A preliminary investigation of the incident by the Interior Ministry concluded that Blackwater guards fired without provocation.

Blackwater has said that its guards were ambushed and responded appropriately to defend a U.S. convoy they were escorting through Baghdad.


Maliki, who initially demanded that the U.S. Embassy replace Blackwater, has agreed to wait for the recommendations of a U.S.-Iraqi commission before acting. Dabbagh, his spokesman, said Tuesday that no laws would be approved by the Cabinet before the inquiry ended.

Separately, Rice has ordered an internal U.S. review of State Department security.

Frustration has been building in Iraq over aggressive tactics used by some security firms. Iraqi officials accuse the companies of taking advantage of Bremer’s immunity directive.

The text of the decree, known as Order 17, said its provisions were to remain in force “until the departure of the final element of the MNF [multinational forces] . . . unless rescinded or amended by legislation duly enacted and having the force of law.”


A spokesman for the Interior Ministry said Tuesday that a draft measure has been drawn up to bring the companies under Iraqi jurisdiction.

“These firms will be under the grip of Iraqi law . . . and will be punished decisively for every breach,” Maj. Gen. Abdul Kareem Khalaf said at a news conference.

Iraqi officials also have complained about the detention by U.S. forces of an Iranian in the Kurdish city of Sulaymaniya in northern Iraq on Thursday.

The U.S. military accused the Iranian of smuggling weapons and of facilitating training for terrorists on behalf of the elite Quds Force of Iran’s Revolutionary Guard. But Iraqi President Jalal Talabani, a Kurd, has said the man was part of a business delegation invited by local authorities.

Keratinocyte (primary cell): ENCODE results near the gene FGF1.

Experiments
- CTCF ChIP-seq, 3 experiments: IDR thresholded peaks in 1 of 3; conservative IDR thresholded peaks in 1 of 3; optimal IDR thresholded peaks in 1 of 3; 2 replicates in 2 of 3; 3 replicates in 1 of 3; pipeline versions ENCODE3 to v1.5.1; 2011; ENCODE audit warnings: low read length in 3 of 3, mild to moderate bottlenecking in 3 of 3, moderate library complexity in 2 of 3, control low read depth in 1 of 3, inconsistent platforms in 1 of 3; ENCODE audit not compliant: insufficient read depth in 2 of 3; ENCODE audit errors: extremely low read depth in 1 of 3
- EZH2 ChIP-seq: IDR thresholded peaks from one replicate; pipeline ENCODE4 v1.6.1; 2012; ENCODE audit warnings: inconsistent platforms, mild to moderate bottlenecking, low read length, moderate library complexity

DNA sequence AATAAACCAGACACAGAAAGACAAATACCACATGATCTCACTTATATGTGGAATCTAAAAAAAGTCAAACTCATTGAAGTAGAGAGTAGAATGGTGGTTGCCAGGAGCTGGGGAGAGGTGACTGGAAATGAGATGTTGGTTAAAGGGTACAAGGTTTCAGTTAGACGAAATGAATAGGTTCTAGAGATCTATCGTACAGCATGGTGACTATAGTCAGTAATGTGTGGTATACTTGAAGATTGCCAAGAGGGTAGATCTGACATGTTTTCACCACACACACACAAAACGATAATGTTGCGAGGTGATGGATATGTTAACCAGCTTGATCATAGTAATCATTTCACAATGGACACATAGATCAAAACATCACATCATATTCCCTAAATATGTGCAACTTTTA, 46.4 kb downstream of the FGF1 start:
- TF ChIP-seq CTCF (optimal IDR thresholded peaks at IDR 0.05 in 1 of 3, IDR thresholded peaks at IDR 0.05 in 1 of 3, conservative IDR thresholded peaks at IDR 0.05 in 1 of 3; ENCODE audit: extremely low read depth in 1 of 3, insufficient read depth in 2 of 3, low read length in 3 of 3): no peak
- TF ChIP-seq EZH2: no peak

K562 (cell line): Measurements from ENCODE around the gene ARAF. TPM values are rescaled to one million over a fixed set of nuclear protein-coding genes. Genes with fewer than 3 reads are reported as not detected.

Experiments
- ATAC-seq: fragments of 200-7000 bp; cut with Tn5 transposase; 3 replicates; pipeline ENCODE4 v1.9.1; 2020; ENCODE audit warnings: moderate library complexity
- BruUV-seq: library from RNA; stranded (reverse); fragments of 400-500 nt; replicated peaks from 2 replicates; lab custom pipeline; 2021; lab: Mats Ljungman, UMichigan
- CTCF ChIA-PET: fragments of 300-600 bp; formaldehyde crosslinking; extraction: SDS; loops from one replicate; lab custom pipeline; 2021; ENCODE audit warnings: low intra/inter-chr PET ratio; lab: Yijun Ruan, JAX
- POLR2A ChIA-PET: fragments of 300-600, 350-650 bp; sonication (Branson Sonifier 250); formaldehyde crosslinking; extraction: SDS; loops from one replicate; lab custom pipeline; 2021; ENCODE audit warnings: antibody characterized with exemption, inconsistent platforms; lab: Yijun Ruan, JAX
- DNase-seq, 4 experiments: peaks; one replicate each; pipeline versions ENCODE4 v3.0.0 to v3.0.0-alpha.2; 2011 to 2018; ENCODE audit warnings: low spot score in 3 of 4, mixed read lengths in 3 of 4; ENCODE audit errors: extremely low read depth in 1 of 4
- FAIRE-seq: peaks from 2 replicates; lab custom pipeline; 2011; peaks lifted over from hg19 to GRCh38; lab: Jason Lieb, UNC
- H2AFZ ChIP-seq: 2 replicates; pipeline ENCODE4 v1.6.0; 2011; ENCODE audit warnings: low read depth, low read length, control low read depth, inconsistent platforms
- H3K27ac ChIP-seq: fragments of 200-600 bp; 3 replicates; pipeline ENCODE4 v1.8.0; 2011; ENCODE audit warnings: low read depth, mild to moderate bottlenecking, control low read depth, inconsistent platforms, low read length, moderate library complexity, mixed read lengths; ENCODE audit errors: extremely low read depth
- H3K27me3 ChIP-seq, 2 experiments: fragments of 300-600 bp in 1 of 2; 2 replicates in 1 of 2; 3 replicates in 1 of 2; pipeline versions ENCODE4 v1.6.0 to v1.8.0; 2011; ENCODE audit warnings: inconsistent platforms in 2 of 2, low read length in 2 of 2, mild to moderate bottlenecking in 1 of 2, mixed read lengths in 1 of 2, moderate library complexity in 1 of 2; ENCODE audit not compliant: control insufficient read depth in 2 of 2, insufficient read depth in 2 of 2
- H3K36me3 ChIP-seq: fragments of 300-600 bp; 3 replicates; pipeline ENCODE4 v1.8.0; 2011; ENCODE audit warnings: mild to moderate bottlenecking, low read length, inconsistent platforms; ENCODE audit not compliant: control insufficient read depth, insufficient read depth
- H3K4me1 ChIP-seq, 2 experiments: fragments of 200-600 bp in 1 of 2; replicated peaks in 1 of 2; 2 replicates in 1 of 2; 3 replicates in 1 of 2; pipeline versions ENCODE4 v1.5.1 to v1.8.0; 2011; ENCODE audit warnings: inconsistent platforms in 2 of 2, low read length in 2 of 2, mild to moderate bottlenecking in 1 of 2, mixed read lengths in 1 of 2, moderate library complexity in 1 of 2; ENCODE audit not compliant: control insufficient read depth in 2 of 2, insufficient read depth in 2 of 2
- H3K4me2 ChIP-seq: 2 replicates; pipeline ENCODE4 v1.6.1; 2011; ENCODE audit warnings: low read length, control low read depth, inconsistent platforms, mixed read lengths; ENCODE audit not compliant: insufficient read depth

“We demand that the Americans release the prisoner,” Talabani told reporters Tuesday before boarding a flight to New York.


U.S. soldier killed

In other developments, a U.S. soldier was killed Tuesday in an explosion in Diyala province, the military said. At least 3,800 U.S. personnel have been killed since the start of the Iraq war in 2003, according to, which tracks military deaths.


An insurgent umbrella group led by Al Qaeda in Iraq claimed responsibility Tuesday for a suicide attack that killed at least 25 people and injured 40 at a unity meeting of Sunni and Shiite Muslims the previous day in Baqubah, the capital of Diyala. The Islamic State of Iraq said in a statement posted on the Internet that a member of its “martyrdom squad” carried out the attack.

In the southern city of Basra, a suicide car bomber struck a police station, killing at least three officers and wounding more than 20 people, police and hospital officials said.

Such attacks are rare in the mostly Shiite city. But security concerns have mounted since British forces withdrew to an air base on the outskirts of the oil hub. Iraqi police blamed the Sunni militant group Al Qaeda in Iraq, but the city has also seen clashes between Shiite militias.




Gerstenzang reported from New York and Zavis from Baghdad. Special correspondents in Baghdad, Basra and Sulaymaniya contributed to this report.